• Phil Priest

    Ooh this is almost like someone has watched my LinkedIn video where I crucify the government about this.

    So HMO are exempt from this? when the major majority if poor housing is currently taking place.

    We dont have enough qualified electrician in the UK to carry out 11m reports in 12 months.

    If the inspection takes place every 5 years, then a whole pot of hell good be unleashed in that time frame, tenant making changes etc.

    I agree with the concept of the regulation, but a phased approach is required, and come up with something thats more regular too, maybe in line with the Gas Safety

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    Any more for the bandwagon it open Season Landlord bashing, Government should protect Landlords who are providing quality homes for millions without any financial aid from anyone but in fact are instead, hindered, prosecuted, penalized, criminalized, legislated and taxed to the eye balls, its like we are enemy No.1 for providing good homes & excellent service putting no value on our own time, at no cost to Government. I don't see any of us getting Honored when the lists appear in the papers for service. I think the regulators should take a look at the under passes in Park lane central London, Marble Arch & High Park Corned sub-ways to see if the electric is ok for the rough sleepers, you don't know your born.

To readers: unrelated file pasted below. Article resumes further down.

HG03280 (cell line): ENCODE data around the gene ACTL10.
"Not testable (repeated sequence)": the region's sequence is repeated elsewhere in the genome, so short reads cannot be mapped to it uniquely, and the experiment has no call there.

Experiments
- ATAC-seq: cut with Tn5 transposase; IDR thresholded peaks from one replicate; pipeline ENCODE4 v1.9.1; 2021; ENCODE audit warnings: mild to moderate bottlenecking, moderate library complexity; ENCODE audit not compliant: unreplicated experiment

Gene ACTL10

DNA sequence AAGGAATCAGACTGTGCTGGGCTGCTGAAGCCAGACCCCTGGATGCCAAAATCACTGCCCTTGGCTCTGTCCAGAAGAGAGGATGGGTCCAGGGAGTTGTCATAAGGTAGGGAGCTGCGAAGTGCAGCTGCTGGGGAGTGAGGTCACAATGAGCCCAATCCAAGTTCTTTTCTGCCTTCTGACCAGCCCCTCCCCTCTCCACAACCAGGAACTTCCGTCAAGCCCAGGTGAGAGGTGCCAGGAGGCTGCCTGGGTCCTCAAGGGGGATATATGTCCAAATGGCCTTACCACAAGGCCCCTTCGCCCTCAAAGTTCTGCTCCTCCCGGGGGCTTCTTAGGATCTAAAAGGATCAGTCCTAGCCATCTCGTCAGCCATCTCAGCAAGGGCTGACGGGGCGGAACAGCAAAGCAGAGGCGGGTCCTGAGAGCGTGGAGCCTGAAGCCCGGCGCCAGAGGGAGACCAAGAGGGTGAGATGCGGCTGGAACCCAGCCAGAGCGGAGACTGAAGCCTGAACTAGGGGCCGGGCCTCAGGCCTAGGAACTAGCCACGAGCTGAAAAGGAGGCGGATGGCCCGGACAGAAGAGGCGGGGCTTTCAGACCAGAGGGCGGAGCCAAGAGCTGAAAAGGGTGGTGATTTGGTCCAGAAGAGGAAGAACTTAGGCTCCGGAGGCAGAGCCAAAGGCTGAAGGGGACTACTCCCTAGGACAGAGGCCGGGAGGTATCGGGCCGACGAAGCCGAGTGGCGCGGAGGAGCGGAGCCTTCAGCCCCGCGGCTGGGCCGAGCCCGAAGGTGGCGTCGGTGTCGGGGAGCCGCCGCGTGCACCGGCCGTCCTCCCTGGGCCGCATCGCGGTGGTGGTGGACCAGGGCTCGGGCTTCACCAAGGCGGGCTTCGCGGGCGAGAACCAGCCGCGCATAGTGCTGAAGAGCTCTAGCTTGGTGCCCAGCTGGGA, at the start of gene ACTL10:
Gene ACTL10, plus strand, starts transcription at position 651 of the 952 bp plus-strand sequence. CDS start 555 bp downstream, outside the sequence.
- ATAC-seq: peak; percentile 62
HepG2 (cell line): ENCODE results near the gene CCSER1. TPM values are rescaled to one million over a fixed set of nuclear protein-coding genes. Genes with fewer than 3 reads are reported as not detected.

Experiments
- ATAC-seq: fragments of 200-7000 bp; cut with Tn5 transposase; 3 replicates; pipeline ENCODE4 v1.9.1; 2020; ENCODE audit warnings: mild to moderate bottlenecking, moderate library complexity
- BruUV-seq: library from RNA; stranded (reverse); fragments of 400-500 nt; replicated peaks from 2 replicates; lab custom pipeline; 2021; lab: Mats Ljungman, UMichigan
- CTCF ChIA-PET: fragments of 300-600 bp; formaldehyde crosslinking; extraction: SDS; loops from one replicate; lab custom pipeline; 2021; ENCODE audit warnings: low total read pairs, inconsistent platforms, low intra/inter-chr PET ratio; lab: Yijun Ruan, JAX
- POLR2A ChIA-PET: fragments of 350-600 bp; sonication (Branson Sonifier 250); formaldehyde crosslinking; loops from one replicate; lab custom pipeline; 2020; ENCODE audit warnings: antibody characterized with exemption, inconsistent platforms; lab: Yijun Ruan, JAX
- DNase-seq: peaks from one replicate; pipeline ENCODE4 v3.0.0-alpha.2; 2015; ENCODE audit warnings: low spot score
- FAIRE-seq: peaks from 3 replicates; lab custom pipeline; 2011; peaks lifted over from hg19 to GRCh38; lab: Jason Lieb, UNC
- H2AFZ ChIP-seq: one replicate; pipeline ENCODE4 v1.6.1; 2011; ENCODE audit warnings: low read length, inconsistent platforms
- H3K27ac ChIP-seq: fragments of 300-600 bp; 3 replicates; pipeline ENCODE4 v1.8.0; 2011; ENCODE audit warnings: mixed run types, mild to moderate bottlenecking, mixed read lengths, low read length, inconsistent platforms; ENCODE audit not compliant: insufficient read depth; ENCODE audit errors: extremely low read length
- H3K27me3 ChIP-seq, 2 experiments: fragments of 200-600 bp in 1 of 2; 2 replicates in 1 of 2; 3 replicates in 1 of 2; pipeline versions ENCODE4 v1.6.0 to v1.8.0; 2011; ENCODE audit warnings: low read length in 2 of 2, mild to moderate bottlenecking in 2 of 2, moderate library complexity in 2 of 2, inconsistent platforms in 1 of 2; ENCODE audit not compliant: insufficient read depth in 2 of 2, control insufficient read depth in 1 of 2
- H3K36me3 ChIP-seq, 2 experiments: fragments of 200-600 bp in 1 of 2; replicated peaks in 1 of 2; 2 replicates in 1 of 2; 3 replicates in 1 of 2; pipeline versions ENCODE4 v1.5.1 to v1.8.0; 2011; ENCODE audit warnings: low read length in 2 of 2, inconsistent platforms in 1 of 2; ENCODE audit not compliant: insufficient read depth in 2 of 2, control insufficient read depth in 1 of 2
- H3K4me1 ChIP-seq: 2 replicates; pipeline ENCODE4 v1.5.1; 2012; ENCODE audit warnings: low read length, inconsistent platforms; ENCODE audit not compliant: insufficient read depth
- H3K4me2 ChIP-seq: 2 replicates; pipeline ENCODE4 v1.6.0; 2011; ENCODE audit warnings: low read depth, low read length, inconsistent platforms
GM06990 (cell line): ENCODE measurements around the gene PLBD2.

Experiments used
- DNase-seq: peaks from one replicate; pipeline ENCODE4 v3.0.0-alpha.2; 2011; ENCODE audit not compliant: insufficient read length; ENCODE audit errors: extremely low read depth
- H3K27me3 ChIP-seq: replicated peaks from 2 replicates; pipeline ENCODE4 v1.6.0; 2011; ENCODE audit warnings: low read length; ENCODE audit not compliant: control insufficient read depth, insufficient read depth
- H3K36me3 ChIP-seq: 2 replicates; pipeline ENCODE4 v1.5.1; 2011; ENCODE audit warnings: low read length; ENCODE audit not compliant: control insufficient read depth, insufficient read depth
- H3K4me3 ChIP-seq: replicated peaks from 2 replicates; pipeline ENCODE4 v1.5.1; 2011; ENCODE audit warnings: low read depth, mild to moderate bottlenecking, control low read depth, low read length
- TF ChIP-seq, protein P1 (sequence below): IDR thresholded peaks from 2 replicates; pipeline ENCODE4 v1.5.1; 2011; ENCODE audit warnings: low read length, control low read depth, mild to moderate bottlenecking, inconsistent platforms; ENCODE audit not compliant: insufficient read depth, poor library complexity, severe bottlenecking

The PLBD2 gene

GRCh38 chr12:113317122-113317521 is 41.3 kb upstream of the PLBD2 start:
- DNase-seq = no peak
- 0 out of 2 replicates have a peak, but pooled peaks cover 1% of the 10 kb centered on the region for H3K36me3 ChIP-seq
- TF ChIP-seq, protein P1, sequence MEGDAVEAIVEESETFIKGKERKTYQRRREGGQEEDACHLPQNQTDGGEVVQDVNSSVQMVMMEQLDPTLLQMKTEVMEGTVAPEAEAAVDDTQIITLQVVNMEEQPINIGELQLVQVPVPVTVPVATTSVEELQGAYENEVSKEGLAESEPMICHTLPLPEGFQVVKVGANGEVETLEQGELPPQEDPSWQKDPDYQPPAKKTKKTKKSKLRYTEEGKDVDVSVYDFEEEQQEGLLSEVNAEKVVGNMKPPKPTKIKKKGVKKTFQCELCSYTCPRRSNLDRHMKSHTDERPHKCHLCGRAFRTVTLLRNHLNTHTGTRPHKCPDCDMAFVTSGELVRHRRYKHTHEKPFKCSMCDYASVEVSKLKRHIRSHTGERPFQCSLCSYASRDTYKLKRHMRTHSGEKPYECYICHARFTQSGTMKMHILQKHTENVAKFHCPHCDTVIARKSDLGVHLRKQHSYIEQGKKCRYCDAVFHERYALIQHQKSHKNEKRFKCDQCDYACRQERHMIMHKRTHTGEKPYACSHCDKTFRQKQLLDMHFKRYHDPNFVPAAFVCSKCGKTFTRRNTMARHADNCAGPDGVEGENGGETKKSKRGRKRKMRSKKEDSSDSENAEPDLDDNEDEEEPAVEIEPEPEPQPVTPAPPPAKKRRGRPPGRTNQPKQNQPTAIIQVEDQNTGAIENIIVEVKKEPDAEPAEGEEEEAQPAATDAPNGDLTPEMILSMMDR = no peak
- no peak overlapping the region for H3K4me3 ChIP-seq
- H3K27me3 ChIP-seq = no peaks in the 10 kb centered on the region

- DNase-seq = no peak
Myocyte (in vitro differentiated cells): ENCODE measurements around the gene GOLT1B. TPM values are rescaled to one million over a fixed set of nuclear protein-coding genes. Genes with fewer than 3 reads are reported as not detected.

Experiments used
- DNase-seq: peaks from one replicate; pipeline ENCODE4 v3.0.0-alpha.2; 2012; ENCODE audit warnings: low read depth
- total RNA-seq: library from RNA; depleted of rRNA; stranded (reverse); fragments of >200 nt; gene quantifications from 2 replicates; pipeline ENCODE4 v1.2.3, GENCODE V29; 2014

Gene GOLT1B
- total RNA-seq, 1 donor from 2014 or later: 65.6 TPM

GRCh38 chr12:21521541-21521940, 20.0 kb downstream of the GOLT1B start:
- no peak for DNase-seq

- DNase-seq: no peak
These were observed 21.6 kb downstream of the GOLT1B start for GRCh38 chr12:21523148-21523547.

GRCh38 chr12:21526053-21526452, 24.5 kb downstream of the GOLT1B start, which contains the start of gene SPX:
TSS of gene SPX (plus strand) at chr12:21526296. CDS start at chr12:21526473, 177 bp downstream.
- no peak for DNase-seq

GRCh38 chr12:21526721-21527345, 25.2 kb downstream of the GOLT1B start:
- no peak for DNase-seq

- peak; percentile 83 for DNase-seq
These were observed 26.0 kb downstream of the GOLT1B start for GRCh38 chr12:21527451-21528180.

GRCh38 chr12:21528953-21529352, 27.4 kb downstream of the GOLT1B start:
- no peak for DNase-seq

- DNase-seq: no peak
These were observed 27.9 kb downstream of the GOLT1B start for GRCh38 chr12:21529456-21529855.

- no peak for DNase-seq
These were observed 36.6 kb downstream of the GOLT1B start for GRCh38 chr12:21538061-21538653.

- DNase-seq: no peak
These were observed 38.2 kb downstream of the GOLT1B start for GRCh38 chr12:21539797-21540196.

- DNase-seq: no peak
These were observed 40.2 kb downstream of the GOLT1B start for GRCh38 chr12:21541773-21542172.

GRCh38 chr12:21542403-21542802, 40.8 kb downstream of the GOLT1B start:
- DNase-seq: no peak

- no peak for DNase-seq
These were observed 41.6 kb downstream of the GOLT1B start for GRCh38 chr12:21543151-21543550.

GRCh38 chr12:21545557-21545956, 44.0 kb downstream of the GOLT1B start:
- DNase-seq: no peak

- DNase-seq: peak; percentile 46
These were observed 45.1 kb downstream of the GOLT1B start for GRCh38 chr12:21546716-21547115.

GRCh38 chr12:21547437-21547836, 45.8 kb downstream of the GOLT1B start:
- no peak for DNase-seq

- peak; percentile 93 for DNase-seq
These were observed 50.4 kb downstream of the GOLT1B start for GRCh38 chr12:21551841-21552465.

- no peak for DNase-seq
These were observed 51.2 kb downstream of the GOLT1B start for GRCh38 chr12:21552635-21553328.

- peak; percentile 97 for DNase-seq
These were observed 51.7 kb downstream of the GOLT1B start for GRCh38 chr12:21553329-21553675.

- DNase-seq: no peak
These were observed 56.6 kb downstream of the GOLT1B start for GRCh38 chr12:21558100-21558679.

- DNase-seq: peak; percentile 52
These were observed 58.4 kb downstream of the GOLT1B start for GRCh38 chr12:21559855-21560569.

We need a thick hide to be a landlord, I for one am not going to lay down and die quietly.

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    • 26 February 2020 00:03 AM

    It would seem that in the vast majority of properties in the UK there are potentially electrical issues in each of them.
    Electricity and gas simply cannot be allowed to be sub-standard.
    Unfortunately the cost of rectifying electrical issues can be enormous.

    Potentially many properties could benefit from a rewire especially the older stock.
    The problem is the cost is prohibitively expensive.

    But for many LL if they factored in the costs of EPC regulations to meet C standard and a rewire makes it pointless retaining the property.
    It would take years to get payback on such works.
    Better for LL to sell those properties.
    But there can be no doubt that the standard of electrical installation could definitely be improved.
    Problem is there simply aren't enough trained electricians for the work that is required.
    Training to be an electrician has to be a better way to earn a load of money than obtaining a degree in Media Studies etc!!!
    Perhaps Govt should be offering grants to encourage students away from University into electrical apprenticeships.

    There would certainly be no shortage of work for them for decades.